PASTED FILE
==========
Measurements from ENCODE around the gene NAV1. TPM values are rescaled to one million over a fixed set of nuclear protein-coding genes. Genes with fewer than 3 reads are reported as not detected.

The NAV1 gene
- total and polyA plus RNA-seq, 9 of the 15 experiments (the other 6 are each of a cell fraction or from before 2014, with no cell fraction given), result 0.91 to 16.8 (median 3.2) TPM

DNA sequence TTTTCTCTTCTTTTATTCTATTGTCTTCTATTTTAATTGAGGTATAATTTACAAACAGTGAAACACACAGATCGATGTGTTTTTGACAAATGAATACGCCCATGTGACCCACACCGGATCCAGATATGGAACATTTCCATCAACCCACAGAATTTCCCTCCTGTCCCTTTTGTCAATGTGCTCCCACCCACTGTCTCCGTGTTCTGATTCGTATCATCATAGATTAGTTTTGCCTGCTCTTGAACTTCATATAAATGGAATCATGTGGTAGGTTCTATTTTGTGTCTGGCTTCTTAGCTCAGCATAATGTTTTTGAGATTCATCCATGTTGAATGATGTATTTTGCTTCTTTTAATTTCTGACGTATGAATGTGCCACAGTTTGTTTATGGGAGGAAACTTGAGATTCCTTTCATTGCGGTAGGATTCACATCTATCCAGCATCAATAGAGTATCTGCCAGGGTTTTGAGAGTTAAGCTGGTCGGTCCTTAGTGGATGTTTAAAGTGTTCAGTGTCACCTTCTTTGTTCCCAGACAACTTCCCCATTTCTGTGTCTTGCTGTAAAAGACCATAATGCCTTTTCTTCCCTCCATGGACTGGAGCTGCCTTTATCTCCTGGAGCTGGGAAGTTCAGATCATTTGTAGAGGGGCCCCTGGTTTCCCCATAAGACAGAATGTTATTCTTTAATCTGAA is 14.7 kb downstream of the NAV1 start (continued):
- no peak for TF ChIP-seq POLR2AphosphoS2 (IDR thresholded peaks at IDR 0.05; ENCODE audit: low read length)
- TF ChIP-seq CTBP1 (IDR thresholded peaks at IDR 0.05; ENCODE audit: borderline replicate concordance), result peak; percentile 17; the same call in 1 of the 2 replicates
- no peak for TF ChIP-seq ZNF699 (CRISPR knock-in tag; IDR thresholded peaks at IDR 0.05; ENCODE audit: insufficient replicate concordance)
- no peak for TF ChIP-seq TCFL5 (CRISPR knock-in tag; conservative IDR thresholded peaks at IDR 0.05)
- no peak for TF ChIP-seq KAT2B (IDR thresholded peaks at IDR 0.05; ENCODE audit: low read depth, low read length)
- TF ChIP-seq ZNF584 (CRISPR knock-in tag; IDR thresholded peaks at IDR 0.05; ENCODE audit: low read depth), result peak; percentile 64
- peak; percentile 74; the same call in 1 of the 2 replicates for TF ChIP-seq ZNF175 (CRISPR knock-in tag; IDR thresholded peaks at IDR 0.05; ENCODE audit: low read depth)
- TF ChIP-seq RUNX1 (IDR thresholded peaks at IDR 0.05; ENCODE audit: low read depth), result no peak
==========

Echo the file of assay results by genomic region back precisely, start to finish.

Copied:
Measurements from ENCODE around the gene NAV1. TPM values are rescaled to one million over a fixed set of nuclear protein-coding genes. Genes with fewer than 3 reads are reported as not detected.

The NAV1 gene
- total and polyA plus RNA-seq, 9 of the 15 experiments (the other 6 are each of a cell fraction or from before 2014, with no cell fraction given), result 0.91 to 16.8 (median 3.2) TPM

DNA sequence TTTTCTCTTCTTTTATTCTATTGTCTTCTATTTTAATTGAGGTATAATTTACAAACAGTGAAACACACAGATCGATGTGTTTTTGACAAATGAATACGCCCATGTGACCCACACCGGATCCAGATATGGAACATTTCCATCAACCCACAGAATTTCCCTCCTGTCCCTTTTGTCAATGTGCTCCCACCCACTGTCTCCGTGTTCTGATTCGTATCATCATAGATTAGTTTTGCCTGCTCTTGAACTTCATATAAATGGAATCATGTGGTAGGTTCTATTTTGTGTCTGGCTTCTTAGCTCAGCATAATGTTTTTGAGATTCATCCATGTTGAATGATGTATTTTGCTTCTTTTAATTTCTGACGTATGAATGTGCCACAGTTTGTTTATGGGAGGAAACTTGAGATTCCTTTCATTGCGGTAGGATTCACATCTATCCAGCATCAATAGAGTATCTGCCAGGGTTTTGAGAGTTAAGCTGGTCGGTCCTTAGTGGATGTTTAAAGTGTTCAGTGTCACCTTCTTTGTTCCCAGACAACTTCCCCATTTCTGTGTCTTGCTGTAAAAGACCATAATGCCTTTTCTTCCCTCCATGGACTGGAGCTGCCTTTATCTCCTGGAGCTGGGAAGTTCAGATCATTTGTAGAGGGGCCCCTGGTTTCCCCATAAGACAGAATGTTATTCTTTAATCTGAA is 14.7 kb downstream of the NAV1 start (continued):
- no peak for TF ChIP-seq POLR2AphosphoS2 (IDR thresholded peaks at IDR 0.05; ENCODE audit: low read length)
- TF ChIP-seq CTBP1 (IDR thresholded peaks at IDR 0.05; ENCODE audit: borderline replicate concordance), result peak; percentile 17; the same call in 1 of the 2 replicates
- no peak for TF ChIP-seq ZNF699 (CRISPR knock-in tag; IDR thresholded peaks at IDR 0.05; ENCODE audit: insufficient replicate concordance)
- no peak for TF ChIP-seq TCFL5 (CRISPR knock-in tag; conservative IDR thresholded peaks at IDR 0.05)
- no peak for TF ChIP-seq KAT2B (IDR thresholded peaks at IDR 0.05; ENCODE audit: low read depth, low read length)
- TF ChIP-seq ZNF584 (CRISPR knock-in tag; IDR thresholded peaks at IDR 0.05; ENCODE audit: low read depth), result peak; percentile 64
- peak; percentile 74; the same call in 1 of the 2 replicates for TF ChIP-seq ZNF175 (CRISPR knock-in tag; IDR thresholded peaks at IDR 0.05; ENCODE audit: low read depth)
- TF ChIP-seq RUNX1 (IDR thresholded peaks at IDR 0.05; ENCODE audit: low read depth), result no peak